Same items apply:
1) Chart is updated through the most recent close of business (cob); in this instance, Friday, 19 June 2009
2) Recent highs are all time highs

Your comments welcomed.
-- David M Gordon / The Deipnosophist


21 June 2009

"P A Y it," I said, "pay it!"

There was a time that I was mean, often out of control, with the people whose job was to help me; typically, customer service agents.

Life (finally) burnished my rougher edges. What was the point of yelling at these people? Their day is difficult enough without added grief.

A lesson this caller (sound file below) has yet to learn:

(The file above is straight from the firm where this call occurred.)

The real 'fun' begins about 3:30 in, so keep listening!
-- David M Gordon / The Deipnosophist


20 June 2009

Today's headlines

Among the more interesting and usable sites is named, cleverly, Newseum. Especially in light of the rapidly changing dynamics of... well, everything (Iran's election, Ug99, etc).

The site is easy enough to navigate: Place your mouse cursor on a city and that city's newspaper pops up, etc.

The site updates for the publication of daily editions.

-- David M Gordon / The Deipnosophist

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"Ugh!" or Ug99

"'This thing has immense potential for social and human destruction.' Startling words - but spoken by the father of the Green Revolution, Nobel laureate Norman Borlaug, they are not easily dismissed. An infection is coming, and almost no one has heard about it..."

New Scientist magazine was among the first to warn us -- more than 2 years ago. Today, despite the hope expressed in the NS article, the problem only worsens, as it spreads far and wide.

Money is there to be made for investors... but what of it if we all die of hunger? And, of course, between now and then, food costs (with wheat as the core item) will ratchet higher by leaps and bounds that will offset monies made in various speculative investments.

Your comments welcome.

-- David M Gordon / The Deipnosophist

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Ever wonder...?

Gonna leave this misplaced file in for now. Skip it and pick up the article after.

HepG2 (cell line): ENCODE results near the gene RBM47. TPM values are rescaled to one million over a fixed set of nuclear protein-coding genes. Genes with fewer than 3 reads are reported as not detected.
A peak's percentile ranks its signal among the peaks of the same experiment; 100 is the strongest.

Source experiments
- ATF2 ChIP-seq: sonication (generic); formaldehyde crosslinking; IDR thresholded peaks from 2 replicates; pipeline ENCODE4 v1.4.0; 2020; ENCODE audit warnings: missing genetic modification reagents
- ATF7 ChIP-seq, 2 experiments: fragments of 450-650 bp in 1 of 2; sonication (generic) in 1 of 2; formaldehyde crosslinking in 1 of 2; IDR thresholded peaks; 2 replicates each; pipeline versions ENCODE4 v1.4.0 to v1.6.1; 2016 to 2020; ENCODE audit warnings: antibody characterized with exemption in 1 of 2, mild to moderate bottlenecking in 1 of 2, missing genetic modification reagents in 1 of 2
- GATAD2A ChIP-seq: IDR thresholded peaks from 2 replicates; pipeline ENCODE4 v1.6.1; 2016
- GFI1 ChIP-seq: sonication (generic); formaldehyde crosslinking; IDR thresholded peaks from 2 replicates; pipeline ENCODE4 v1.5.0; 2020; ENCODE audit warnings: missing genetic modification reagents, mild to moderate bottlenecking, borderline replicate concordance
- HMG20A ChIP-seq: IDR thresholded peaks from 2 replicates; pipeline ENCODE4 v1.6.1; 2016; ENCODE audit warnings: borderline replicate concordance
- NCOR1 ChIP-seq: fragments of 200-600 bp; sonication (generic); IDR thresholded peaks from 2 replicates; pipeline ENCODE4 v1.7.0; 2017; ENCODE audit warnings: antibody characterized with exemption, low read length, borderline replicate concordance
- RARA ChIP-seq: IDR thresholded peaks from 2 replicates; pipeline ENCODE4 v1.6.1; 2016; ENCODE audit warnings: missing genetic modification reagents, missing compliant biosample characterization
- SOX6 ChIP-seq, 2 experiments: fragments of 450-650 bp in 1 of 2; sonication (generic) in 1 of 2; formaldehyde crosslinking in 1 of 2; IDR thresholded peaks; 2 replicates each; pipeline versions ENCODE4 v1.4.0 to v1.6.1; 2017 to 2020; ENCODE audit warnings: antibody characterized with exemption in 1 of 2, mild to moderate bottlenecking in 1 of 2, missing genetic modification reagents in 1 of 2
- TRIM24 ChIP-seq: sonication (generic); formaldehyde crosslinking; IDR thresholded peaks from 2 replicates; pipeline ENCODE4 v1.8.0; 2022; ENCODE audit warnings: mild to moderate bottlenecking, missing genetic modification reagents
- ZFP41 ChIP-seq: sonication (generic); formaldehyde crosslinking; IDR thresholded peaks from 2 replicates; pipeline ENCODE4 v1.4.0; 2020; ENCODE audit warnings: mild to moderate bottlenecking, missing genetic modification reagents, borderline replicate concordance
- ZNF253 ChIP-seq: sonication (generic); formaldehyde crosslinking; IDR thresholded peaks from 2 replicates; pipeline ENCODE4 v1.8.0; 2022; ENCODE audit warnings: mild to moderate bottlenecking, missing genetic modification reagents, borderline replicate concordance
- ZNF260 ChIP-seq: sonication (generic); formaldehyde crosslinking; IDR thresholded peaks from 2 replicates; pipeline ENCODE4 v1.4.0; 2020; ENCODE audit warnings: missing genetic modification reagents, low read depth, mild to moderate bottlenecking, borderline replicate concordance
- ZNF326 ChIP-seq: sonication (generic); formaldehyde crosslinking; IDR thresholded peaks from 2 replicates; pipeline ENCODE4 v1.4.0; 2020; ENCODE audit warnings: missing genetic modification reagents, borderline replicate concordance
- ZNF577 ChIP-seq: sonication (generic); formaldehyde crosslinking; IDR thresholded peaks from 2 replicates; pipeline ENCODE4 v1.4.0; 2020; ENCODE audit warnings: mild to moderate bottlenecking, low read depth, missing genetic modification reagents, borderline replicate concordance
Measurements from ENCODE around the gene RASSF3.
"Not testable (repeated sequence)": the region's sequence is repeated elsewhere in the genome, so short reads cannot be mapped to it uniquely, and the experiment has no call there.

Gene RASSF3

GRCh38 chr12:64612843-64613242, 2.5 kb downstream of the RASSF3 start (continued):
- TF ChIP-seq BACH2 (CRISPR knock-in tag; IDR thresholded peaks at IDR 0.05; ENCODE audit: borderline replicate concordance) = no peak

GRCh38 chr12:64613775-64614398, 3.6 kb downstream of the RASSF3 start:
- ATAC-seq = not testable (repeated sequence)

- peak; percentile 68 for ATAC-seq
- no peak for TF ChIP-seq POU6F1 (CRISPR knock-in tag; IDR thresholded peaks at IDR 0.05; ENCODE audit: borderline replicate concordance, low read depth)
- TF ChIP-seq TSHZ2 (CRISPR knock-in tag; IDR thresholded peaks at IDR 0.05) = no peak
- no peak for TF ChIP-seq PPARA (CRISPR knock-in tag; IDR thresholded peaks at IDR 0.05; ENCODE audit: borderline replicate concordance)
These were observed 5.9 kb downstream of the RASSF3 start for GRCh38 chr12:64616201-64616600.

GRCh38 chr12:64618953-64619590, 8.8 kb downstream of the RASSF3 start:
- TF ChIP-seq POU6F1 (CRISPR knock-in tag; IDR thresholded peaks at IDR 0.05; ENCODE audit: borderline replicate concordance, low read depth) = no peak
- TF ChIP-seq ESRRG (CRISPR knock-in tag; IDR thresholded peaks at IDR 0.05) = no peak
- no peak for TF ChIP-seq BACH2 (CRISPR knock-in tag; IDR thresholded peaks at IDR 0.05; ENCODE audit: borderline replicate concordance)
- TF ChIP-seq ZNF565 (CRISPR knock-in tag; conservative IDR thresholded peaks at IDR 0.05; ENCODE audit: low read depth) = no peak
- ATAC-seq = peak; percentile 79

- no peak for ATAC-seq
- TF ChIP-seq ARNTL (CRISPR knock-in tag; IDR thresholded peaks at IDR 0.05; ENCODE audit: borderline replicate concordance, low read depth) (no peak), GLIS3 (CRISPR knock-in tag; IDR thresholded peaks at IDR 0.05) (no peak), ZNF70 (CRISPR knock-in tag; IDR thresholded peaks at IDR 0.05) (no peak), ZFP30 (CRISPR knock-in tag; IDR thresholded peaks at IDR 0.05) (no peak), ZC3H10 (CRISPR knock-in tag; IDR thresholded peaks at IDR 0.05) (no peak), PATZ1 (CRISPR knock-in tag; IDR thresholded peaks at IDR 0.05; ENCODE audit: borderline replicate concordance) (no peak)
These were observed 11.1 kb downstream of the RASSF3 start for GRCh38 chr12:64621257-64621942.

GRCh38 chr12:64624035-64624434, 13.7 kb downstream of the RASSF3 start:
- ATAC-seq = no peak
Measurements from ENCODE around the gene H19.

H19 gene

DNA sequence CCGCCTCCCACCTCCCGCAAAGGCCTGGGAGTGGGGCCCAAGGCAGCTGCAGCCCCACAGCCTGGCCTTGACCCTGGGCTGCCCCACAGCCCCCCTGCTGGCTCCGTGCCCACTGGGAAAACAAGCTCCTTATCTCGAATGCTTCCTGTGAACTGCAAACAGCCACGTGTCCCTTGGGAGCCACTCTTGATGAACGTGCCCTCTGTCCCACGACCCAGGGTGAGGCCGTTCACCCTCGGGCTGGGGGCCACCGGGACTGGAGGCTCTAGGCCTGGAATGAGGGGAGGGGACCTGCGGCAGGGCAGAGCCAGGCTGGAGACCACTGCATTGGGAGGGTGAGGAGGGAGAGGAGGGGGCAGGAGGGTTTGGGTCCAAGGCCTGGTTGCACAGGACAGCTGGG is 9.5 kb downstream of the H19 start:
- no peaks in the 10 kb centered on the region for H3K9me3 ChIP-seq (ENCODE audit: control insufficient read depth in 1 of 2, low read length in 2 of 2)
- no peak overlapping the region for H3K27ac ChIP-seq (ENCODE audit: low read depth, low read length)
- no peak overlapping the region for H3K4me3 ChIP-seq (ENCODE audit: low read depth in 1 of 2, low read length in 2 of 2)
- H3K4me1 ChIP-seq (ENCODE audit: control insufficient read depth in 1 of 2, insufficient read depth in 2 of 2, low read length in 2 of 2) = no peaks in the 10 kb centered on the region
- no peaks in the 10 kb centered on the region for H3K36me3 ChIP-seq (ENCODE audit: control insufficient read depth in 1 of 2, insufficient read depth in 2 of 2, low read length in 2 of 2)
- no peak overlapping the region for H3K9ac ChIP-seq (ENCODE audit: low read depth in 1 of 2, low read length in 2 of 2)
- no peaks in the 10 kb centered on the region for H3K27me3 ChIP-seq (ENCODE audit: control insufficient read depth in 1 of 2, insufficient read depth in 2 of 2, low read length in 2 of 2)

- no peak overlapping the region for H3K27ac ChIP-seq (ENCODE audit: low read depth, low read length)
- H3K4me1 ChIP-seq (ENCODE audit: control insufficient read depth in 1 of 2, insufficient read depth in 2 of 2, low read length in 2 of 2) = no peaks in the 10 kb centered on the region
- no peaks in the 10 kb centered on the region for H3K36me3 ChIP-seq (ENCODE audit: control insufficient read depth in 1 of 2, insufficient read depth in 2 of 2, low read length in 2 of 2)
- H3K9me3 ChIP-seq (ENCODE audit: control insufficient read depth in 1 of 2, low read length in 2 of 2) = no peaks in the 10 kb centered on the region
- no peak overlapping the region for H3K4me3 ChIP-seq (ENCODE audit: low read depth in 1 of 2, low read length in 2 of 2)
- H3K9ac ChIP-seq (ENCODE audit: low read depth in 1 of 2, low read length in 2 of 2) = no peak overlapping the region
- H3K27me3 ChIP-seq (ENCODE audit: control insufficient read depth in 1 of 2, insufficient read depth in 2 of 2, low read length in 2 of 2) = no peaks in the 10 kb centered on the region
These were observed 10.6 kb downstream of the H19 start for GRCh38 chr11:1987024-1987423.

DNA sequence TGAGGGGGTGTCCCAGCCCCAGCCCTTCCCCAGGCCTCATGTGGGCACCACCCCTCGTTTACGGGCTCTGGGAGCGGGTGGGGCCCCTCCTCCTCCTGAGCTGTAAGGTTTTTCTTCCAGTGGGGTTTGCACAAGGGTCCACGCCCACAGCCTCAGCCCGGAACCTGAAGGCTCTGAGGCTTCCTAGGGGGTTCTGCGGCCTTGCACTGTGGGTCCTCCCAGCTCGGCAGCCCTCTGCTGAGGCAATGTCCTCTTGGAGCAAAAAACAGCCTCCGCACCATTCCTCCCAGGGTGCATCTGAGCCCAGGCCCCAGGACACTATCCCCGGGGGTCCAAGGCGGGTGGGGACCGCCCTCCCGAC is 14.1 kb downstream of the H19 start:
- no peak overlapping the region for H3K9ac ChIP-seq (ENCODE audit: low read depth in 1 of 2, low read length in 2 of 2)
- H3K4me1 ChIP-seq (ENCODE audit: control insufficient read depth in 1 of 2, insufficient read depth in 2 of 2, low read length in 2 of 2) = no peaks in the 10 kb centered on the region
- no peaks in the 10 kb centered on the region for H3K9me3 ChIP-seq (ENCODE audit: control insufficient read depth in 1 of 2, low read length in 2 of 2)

Several funny speculations of a different sort, courtesy of an email forward...
-- David M Gordon / The Deipnosophist

Only in America...
· Do drugstores make the sick walk all the way to the back of the store to get their prescriptions -- while healthy people can buy cigarettes at the front.
· Do banks leave both doors open -- but chain the pens to the counters.
· Do we leave cars worth thousands of dollars in the driveway -- but put our useless junk in the garage.
· Do we have drive-up ATM machines with Braille.

· Why the sun lightens our hair, but darkens our skin?
· Why you never see the headline, Psychic Wins Lottery?
· Why 'abbreviated' is such a long word?
· Why lemon juice is made with artificial flavor -- but dishwashing liquid made with real lemons?
· Why is the time of day with the slowest traffic called rush hour?
· Why isn't there mouse-flavored cat food?
· Why Noah did not swat those two mosquitoes?
· Why they sterilize the needles for lethal injections?
· You know that indestructible black box that is used on airplanes? Why don't they make the whole plane out of that stuff?
· If con is the opposite of pro, is Congress the opposite of progress?

· If flying is so safe, why do they call the airport the terminal?

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18 June 2009

Micropsia, part 2

This sequence of non-identified and non-annotated charts continues with entry #2...
[click on chart to enlarge]
1) The chart above is current through Thursday's close;
2) Is not at all time highs, although close.

I look forward to your comments. In fact, keep 'em coming; the more comments from you, the longer this sequence will endure. btw, my comments are in abeyance to allow each of you the opportunity to offer your thoughts.
-- David M Gordon / The Deipnosophist


17 June 2009

Micropsia, part 1

In which I begin a sequence of charts, sans annotations and commentary by me -- and open to your comments and interpretations. (Please do not waste your time, leave alone mine, with the misunderstanding the objective is to identify the company/stock behind the charts.)

[click on chart to enlarge]

Several items:
1) Each chart in this sequence will be current through the prior day's close;
2) In the case above, the stock hit new all-time highs two days back (Monday).

So, what do you see...?
-- David M Gordon / The Deipnosophist


16 June 2009

Some give and take

Martin writes...